What do you do for inspiration?â¨ Are there online publications, professionals, industry leaders you follow?
I try to avoid the online publications. Instead, I find more inspiration in the works of others. I judge a lot of contests, including the CSS Design Awards and the Webby Awards. Taking peeks at what the best minds are producing in the international community always inspires me the most.
What project presented the hardest challenge for your team?
Our greatest challenge comes from an overall misunderstanding about the key ingredients needed for a successful launch of an app. It has little to do with the actual development of the app, and everything to do with comprehending marketing. We find that a lot of clients donât have the adequate marketing dollars to properly market the apps. Too many entrepreneurs think the simple act of uploading the app into the App store and doing some promotion on Facebook will make it an instant success.
These clients who donât understand the importance of marketing an app make it difficult for us to find success in the app and can reflect badly on us. We get judged on how successful an app is, usually in the amount of downloads. We can design a beautiful and needed app, but if there is no proper marketing it can fall on its face.
What is a campaign you worked on that was especially successful and why?
Honeywell is a campaign we are especially proud of. Before they came to us, their UID was designed by engineers. Weâve taken them and elevated the brand to one that went from engineer-crafted to UX designer-created and as a result have made a more beautiful design experience that is easier for users. The Honeywell Total Connect for Apple Watch is a big win for us. We created a very intuitive UX design in a very tiny space.
Which international communities excite you most in terms of digital creativity?
Germany and London. German agencies are extremely meticulous, like German engineering, in that they are very detailed-oriented and well thought-out designs. London is another creative hub I enjoy observing. Iâve always followed them since I joined the industry, and these creatives are always producing crazy designs that somehow work.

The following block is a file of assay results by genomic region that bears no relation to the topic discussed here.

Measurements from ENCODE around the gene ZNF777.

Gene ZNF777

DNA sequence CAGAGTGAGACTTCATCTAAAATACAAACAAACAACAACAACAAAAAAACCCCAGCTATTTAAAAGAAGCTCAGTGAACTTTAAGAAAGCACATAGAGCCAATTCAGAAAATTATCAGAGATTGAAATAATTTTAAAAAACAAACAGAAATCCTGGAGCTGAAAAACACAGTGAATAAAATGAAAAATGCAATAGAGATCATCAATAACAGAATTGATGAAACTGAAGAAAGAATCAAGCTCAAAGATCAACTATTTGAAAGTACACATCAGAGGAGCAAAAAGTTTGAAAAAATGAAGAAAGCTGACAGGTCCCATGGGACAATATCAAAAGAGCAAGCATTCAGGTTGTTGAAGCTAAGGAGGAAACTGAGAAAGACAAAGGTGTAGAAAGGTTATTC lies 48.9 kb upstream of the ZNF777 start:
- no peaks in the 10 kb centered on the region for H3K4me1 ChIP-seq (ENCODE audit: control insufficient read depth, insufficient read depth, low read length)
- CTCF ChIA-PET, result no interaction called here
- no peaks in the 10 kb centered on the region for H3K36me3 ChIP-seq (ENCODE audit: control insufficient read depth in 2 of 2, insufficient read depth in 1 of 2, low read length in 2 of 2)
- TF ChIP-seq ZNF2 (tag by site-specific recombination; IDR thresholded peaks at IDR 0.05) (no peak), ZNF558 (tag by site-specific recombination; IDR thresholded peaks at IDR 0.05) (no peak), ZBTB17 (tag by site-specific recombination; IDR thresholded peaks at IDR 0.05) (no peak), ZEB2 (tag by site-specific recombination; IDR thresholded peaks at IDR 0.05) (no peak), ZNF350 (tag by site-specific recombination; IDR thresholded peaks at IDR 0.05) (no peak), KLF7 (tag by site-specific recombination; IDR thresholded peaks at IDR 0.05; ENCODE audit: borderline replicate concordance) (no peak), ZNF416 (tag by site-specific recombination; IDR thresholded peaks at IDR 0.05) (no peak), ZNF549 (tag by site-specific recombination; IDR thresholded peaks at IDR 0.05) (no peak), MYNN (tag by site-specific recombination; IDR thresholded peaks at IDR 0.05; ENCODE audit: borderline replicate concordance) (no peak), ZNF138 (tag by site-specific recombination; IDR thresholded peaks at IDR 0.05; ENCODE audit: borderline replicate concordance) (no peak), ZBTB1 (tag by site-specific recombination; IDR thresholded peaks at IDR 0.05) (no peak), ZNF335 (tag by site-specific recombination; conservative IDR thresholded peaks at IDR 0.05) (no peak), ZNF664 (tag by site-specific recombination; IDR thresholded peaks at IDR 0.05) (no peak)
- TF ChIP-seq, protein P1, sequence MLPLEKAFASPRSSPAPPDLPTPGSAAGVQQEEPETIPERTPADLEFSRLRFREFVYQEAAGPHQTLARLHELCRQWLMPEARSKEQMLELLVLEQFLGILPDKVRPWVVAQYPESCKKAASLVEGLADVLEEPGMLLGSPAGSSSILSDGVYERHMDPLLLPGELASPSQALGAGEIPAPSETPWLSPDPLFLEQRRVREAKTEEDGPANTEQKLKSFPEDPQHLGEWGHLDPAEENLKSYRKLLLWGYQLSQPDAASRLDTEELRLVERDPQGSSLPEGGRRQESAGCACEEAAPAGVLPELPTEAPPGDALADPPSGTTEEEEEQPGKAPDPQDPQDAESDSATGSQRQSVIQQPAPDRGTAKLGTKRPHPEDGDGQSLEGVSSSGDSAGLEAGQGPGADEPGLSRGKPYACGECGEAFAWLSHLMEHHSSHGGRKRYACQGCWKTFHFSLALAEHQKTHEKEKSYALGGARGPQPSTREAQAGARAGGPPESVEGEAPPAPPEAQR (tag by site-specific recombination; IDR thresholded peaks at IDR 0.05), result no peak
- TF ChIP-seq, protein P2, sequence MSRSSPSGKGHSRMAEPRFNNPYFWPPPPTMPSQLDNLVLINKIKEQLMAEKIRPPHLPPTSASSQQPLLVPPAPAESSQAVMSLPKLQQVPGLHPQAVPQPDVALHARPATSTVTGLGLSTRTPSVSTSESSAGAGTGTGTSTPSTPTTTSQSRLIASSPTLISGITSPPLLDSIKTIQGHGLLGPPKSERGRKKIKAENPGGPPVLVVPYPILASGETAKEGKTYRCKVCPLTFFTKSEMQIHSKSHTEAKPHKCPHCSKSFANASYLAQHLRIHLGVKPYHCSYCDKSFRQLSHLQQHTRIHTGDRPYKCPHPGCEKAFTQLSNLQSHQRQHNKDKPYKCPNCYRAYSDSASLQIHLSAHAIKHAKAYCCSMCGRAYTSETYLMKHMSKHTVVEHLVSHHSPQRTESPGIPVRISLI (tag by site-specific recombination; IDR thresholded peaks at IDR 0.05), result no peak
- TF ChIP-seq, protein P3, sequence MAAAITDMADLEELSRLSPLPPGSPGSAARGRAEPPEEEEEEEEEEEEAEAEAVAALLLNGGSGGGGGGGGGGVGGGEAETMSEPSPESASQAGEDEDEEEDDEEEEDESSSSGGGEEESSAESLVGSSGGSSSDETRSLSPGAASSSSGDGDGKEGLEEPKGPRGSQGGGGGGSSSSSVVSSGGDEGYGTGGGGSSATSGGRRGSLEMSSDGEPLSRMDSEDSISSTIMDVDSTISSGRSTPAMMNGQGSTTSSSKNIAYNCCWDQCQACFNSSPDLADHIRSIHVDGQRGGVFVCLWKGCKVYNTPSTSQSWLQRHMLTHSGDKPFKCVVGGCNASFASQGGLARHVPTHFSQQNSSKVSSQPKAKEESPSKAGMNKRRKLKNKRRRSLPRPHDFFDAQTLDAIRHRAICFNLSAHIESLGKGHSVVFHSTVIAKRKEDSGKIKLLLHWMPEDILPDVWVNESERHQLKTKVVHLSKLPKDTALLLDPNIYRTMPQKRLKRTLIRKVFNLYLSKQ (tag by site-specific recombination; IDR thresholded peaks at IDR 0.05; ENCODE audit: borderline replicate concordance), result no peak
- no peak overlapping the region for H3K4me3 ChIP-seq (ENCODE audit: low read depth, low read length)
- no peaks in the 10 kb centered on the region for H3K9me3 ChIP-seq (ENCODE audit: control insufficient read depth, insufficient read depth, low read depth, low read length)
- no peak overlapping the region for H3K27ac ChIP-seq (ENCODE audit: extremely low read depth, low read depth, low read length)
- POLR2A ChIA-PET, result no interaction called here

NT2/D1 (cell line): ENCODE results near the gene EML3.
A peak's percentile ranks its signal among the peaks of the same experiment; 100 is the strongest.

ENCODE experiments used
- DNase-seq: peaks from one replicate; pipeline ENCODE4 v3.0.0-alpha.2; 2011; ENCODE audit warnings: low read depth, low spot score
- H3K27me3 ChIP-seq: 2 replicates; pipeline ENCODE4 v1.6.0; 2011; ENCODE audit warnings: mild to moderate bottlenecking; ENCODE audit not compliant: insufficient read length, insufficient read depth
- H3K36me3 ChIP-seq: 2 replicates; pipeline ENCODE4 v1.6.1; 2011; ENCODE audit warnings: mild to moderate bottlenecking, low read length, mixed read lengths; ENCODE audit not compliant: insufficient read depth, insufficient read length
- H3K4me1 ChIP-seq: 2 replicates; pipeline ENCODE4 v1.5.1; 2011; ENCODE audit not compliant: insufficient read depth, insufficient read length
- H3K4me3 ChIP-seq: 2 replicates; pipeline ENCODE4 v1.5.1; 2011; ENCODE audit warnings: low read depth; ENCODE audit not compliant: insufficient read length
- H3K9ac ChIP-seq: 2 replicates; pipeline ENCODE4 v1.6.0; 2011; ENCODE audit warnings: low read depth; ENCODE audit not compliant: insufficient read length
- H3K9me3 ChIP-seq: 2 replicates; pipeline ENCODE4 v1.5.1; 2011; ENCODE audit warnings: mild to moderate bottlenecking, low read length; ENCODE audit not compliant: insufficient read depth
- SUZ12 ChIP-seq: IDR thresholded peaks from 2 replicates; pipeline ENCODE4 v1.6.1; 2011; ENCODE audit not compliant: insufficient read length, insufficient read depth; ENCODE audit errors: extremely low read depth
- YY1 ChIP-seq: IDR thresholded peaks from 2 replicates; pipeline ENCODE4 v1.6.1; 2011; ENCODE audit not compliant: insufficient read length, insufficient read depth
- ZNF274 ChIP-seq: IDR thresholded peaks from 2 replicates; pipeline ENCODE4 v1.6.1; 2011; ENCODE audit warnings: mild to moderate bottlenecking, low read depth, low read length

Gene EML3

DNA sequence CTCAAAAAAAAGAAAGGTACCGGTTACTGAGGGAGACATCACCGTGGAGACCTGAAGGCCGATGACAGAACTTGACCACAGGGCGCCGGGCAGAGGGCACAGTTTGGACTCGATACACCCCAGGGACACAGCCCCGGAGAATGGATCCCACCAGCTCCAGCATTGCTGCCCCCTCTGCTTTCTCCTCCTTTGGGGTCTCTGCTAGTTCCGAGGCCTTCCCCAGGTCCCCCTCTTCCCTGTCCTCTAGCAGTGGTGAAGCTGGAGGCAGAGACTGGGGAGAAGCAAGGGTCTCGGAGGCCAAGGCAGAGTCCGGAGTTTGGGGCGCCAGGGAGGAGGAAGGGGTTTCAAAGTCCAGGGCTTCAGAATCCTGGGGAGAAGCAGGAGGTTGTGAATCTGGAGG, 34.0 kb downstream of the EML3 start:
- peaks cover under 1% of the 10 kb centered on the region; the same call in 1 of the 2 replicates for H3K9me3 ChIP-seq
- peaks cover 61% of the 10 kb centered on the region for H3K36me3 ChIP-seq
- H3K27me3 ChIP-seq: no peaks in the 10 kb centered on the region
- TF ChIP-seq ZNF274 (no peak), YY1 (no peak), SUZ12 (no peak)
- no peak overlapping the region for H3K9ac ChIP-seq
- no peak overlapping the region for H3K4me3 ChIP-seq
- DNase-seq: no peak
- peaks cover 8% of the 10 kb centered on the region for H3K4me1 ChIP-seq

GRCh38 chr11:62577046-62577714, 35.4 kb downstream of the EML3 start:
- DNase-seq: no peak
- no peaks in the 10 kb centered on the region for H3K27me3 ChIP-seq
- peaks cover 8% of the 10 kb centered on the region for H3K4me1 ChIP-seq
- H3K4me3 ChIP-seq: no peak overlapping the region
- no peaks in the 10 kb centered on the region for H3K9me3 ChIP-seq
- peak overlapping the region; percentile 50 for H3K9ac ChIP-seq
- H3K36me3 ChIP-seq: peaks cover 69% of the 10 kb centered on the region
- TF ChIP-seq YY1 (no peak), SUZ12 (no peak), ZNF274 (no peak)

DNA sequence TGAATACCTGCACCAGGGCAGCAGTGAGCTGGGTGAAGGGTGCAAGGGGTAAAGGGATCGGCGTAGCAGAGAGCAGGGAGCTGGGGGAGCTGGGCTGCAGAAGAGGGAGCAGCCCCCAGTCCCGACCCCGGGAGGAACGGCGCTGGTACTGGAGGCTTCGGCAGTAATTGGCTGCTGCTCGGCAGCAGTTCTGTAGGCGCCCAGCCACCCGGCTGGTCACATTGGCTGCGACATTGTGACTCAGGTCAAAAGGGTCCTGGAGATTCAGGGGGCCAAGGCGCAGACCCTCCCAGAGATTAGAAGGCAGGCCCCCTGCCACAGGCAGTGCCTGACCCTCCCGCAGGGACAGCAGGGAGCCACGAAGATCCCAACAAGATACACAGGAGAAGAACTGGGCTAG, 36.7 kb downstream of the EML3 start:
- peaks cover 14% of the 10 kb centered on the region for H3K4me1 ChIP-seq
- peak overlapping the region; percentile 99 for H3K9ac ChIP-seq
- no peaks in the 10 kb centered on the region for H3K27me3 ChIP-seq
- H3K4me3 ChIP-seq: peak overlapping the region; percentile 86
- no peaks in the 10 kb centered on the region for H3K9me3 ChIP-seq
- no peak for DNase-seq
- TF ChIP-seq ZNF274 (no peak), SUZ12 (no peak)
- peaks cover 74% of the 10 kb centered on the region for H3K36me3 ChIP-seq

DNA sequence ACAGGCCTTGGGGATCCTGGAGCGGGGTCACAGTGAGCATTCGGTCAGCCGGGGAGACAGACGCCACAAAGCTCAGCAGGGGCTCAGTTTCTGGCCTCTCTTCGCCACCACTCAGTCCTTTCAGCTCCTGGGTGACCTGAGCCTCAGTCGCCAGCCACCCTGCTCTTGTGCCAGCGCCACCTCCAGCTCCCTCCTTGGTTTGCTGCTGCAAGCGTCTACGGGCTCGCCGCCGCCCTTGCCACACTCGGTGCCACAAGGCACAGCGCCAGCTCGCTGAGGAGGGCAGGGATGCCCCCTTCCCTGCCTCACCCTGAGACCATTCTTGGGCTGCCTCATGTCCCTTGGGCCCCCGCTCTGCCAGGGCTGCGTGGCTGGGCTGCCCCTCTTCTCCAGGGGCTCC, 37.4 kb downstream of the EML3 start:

What do you like doing in your free time?
Iâm very into MMA (Mixed Martial Arts), especially Brazilian Jiu Jitsu (BJJ). I studied in the past Krav Maga, the Israeli fighting style, for over 12 years and recently switched to BJJ. I find it to a very strategic activity, like a physical chess match, that works my brain and body. I also have taken up scuba-diving recently, with the intent of using this skill to go spear-fishing.
If you could describe your agency in 3 words, what would those be?
Strategic, creative, and technical.
Where do you see app development going in 5 years?
I predict artificial intelligence as being the next big thing. This means having your phone doing more for you based on what you like, more about machine learning, and delivering that to the user. I see the trend of apps making suggestions for the user based on personal preferences
What advice do you often give to people who are starting to work in â¨your same field?â¨â¨
People in my field oftentimes get too focused on either Apple or Android. From the standpoint of an employer, it is better if you know both. Instead of focusing on just one platform, itâs a smart career move to learn both systems.
For aspiring designers, my advice would be to take their portfolios and put them side by side with some of the best designers in the world and see how they compare. To grow and become the best, one must look to the top people in the industry.They should check out thebestdesigns.com or the CSS design awards and see if their work is comparing to winning designs.
â¨What does the word creativity mean to you?
Creativity is anything that stands out among the norms. It is something different or new that goes the complete opposite way of what everyone else is doing.